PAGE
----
Fiona Bruce reacts angrily to claims by BPAS that a ban will encourage men to batter their pregnant wives and girlfriends
An MP seeking to criminalise the sex-selective abortions of baby girls has reacted angrily to claims by Britain’s largest private abortion provider that a ban will encourage men to batter their pregnant wives and girlfriends.
Fiona Bruce, the Conservative MP for Congleton, Cheshire, hopes to move an amendment to Section 5 of the Serious Crime Bill which would explicitly outlaw any abortions on grounds of gender.
But days ahead of the Report Stage debate in the House of Commons on Monday, the British Pregnancy Advisory Service (BPAS) has published a briefing attacking the amendment.
BPAS said that instead of protecting women from pressure to abort girls, a ban on gender abortions will lead to an increase in assaults by male partners determined to make pregnant mothers miscarry.
“If women are being forced into the abortion of female foetuses at home or abroad or assaulted by partners seeking to cause them a miscarriage, this needs to be taken seriously and acted upon,” the briefing says.
“But the Abortion Act is not the vehicle to do this, and the answer does not lie in further criminalising women.
“It is BPAS’s belief that, far from protecting these women, this amendment could exacerbate their situation while denying other women access to perfectly lawful procedures.”
But Mrs Bruce said it was “utterly wrong” to allow women to be coerced into the abortions of their daughters in the hope that it would reduce instances of domestic violence.
“Sex-selective abortion does not solve domestic abuse,” she said. “Allowing sex selective abortion would not protect women but would condone and exacerbate such abuse.
“It is unconscionable to provide a woman with a sex-selective abortion for her then to return to an abusive partner.”
She continued: “It is utterly wrong to claim women will suffer domestic abuse unless they are able to abort on the grounds of gender – indeed the opposite is the case – unless we support women by opposing this kind of dreadful abuse it will simply continue.”
Mrs Bruce’s amendment, which already has the support of 100 MPs, aims to ensure that an abortion cannot be carried out where the sex of the child is a factor in the woman’s request for an abortion.
It reads: “Nothing in section 1 of the Abortion Act 1967 is to be interpreted as allowing a pregnancy to be terminated on the grounds of the sex of the unborn child.”
BPAS has consistently argued that the Act does not prohibit abortions on grounds of gender. Instead, doctors make a decision whether the continuation of the pregnancy would harm the mental or physical health of the woman irrespective of underlying reasons.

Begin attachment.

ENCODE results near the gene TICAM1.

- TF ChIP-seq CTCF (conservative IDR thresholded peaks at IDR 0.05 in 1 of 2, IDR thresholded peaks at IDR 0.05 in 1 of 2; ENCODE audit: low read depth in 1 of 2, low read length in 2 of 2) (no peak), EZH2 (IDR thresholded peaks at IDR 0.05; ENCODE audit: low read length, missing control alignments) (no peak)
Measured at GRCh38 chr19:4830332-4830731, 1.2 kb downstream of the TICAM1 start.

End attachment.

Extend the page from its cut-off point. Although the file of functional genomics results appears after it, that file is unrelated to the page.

Even though the Government has directed the medical profession to consider sex-selective abortions as unlawful, the view of BPAS is shared by the British Medical Association and also by the prominent Catholic lawyer, Neil Addison, the director of the Thomas More Legal Centre.
In its briefing, BPAS aimed to warn sympathetic MPs that the Bruce amendment would not only force women at risk of domestic violence to continue with pregnancies but also those in situations where they might be suicidal because of the sex of the baby.
It warns them that a sex-selective abortion ban might also limit the right of women to abort disabled children, citing the mother of an autistic boy being stopped from aborting a second son she fears might also have the condition as an example.
BPAS also claims that the Bruce amendment would racially discriminate against women from some South Asian communities, in which sons are often preferred to daughters for cultural reasons.
“It would be reasonable to assume that these women’s requests for abortion would be treated differently from those from any other ethnic community, with doctors compelled to enact some form of racial profiling,” the briefing says.
“South Asian women’s access to abortion services would therefore be compromised, with doctors feeling the need to further probe to uncover her ‘real’ reasons, fearing prosecution for inadvertently authorising a sex-selective abortion.”
Earlier this month, representatives of 25 Christian, Islamic, Hindu and Sikh groups expressed their support for the Bruce amendment.
Mrs Bruce has sought to change the law following revelations in a national newspaper three years ago that some British doctors had agreed to requests to abortions because of the unborn child’s gender. The Crown Prosecution Service refused to bring cases against the doctors involved.
Last year, Mrs Bruce’s Ten Minute Rule Bill proposing a ban on sex-selective abortions was supported by 181 votes to one.